stopping the bad guy; but on building on the player`s goals and creating an
    obstacle or villain that is in the way. Once the PCs have actually earned
    some part of their character`s relationships/possessions, they``ll be far
    more inclined to care when their relationships/possessions are threatened,
    whether we`re talking about those that the players earned previously or
    those that the GM is introducing for the very first time. In a way, this is
    the opposite of what "adventure guides" usually recommend, but I`ve found it
    works very well and feels very Birthright.


    - Is there any good published adventures or available stuff on the net that
    I should consider to get the players into the political mess from day one?
    I know its not quite what you were asking for, but I strongly recommend
    reading the Book of Regency. It was released for free and can be found
    online. As for published adventurers, I liked Legends of the Hero-Kings -
    it was a book that expanded the random events into frameworks and ideas to
    make into short adventures. I love doing stuff like this. Anything I can
    draw a direct parellel between domain-level play and adventure-level play is
    a GOOD THING in my opinion.

    - What version of Birthright works best?
    This largely doesn`t matter. Some prefer 2e and some prefer 3e. Some write
    their own house rules. Others use other games entirely like Ars Magica or
    GURPS. The biggest think that makes Birthright isn`t the rules used, but
    rather the focus of stories and the strength of the setting.

  5. #5

    GBs and RPs

    Great input. I have tried to use my existing game (a combination of the old Babylonian empire and the old Al-Qadim setting) and applied the Ariyan domain to the country. I found it to be a great way to steal some plotlines and then use some other domains that fit into the surrounding countries from the Cities of the Sun material. By regent assumes the rulership of the country after his new found brother has attacked the Emirate and almost destroyed it, killing their joint father in the effort, before the player comes in and saves the day (hopefully, haven't played that part yet).

    My major concern is how to keep the effort of building up your domain, collecting GBs and trying to rule it with your RPs, exciting even though you have no real players playing the surrounding domains. Without the competition of neighbouring regents with other agendas, birthright seems not to come to its fullest.

    How do you as a DM manage the sheer magnitude of surrounding regents, domains and plotlines in order to make my regents effort fair compared to what everybody else is trying to achieve around him? Another problem is of course to try to stay somewhat neutral if you as a DM try to act in character for all surrounding regents and decide their domain actions? Or is that overdoing it? Should I just make up what is happening in the surrounding areas, without actually going through the effort of following all the Birthright rules for the surrounding domain actions? But if i choose the later, what is then the disctinction between Birthright campaign from a normal D&D game?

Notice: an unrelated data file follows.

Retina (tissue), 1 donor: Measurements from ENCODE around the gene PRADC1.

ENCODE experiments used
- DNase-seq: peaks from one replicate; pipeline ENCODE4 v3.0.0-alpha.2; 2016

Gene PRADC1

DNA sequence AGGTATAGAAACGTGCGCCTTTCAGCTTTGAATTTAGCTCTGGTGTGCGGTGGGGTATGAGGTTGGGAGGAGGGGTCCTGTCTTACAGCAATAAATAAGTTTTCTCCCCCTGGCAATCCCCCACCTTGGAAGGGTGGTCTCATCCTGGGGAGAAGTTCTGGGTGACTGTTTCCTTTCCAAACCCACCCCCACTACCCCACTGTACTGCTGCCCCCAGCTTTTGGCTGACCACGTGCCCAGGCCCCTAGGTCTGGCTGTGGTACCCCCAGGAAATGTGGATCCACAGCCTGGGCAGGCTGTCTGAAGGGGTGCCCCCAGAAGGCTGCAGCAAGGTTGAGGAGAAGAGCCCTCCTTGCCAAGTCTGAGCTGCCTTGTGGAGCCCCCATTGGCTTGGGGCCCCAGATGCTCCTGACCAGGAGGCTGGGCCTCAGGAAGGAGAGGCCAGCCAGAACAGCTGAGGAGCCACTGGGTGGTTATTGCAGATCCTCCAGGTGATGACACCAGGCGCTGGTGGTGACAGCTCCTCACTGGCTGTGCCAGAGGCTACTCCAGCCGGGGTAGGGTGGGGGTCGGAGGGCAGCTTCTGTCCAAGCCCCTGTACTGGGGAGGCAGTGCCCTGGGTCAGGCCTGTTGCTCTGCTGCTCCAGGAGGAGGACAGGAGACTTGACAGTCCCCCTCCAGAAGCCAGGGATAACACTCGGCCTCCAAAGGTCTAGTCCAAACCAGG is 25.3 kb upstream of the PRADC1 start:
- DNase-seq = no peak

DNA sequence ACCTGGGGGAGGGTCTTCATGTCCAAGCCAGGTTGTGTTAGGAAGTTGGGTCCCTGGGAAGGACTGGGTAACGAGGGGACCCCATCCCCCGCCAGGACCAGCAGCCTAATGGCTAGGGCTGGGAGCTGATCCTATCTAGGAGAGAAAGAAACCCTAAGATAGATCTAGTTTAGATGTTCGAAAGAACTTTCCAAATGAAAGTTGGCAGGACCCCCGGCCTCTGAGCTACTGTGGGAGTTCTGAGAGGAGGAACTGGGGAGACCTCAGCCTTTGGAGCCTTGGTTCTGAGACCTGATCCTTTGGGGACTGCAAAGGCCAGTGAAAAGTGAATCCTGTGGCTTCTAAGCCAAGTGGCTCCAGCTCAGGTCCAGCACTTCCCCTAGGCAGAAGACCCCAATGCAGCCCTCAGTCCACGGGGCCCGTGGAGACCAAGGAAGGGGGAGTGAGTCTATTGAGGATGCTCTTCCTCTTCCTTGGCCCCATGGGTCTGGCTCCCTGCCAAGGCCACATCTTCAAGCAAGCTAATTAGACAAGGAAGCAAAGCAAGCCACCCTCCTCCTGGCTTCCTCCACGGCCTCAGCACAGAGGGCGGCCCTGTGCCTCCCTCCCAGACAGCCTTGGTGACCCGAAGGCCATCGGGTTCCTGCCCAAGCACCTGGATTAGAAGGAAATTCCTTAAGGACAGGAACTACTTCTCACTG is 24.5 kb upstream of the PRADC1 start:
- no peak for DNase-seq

6. #6

    Collecting GBs and RPs - fun?

    Thanks for all the great input. I have tried to use some existing Birthright material that I have incorporated into my own campaign (which is based on a combination of the old Babylonian empire and the Al-Quadim setting). I used the Player’s Secrets to Ariya as the background and used many of the plotlines in that one, and then I took some domains from the Cities of the Sun material to create the surrounding nations.

    However, one issue I have is how to handle the surrounding domains and regents. Should I play out all the domain actions for all surrounding regent in order to see how they achieve compared to my player (just to keep it fair)? Thats a lot of work but adds to the realism. Is that the only way to make it interesting for my regent to go through the effort to collect GBs to build his domain and gather RPs to force through his will? Without the competition of surrounding regents with other agendas, I think it is hard to motivate the players to go through the effort of playing out the details of ruling the domain (GBs and RPs). Another option would of course be to make it simple and just make up what is happening in the surrounding domains, but then I do not see any real difference between Birthright and any other D&D campaign setting – or have I misunderstood something?

  7. #7
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    For a DM, I think "King of the Giantdowns" is really an excellent start. PCs could start as normal adventurers and then learn about social, political and geographical landscape of the 12 provinces within the Giantdowns. If you like diplomacy and war, you will find that the unsettled situation in that region can be very interesting. If you like adventures, you can find it easy to put adventures in wilderness and dungeons into that setting. After three or four adventures, your PCs may become interested in setting up their own province too. If they don't, they may become agents of other regents around the areas. In this way, they will be involved in some local politics.